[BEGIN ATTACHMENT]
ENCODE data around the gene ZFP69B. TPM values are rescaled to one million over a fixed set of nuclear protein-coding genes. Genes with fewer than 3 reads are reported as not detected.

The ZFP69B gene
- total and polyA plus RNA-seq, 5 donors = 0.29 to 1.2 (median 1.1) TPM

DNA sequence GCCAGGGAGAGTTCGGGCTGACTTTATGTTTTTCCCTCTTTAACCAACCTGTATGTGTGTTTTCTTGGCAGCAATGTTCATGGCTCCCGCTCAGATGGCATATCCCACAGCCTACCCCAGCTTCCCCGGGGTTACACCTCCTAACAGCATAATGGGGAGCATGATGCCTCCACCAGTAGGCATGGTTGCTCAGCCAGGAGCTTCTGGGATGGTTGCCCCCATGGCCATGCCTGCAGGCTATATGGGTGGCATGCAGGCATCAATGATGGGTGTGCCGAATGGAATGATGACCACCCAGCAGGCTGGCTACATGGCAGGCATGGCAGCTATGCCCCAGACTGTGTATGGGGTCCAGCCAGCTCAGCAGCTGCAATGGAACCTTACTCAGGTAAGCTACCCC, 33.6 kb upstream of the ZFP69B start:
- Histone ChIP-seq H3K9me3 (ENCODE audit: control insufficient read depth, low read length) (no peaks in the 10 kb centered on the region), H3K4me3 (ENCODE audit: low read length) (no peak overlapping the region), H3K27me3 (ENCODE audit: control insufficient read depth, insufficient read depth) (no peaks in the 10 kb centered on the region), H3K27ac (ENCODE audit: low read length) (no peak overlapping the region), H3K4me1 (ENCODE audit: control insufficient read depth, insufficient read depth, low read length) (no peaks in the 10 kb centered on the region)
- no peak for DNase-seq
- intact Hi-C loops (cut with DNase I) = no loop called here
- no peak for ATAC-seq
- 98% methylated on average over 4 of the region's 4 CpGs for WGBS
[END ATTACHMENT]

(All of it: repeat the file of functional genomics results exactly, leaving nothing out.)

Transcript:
ENCODE data around the gene ZFP69B. TPM values are rescaled to one million over a fixed set of nuclear protein-coding genes. Genes with fewer than 3 reads are reported as not detected.

The ZFP69B gene
- total and polyA plus RNA-seq, 5 donors = 0.29 to 1.2 (median 1.1) TPM

DNA sequence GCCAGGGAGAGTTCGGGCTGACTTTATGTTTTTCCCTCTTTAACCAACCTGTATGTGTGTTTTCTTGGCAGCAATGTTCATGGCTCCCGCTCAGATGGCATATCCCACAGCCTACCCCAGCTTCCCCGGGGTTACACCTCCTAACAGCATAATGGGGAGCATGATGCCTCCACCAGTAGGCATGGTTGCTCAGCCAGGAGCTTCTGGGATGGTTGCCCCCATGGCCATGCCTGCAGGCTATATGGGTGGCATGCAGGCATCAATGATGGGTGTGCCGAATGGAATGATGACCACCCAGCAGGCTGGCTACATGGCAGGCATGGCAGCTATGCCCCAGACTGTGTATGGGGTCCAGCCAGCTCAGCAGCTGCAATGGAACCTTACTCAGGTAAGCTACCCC, 33.6 kb upstream of the ZFP69B start:
- Histone ChIP-seq H3K9me3 (ENCODE audit: control insufficient read depth, low read length) (no peaks in the 10 kb centered on the region), H3K4me3 (ENCODE audit: low read length) (no peak overlapping the region), H3K27me3 (ENCODE audit: control insufficient read depth, insufficient read depth) (no peaks in the 10 kb centered on the region), H3K27ac (ENCODE audit: low read length) (no peak overlapping the region), H3K4me1 (ENCODE audit: control insufficient read depth, insufficient read depth, low read length) (no peaks in the 10 kb centered on the region)
- no peak for DNase-seq
- intact Hi-C loops (cut with DNase I) = no loop called here
- no peak for ATAC-seq
- 98% methylated on average over 4 of the region's 4 CpGs for WGBS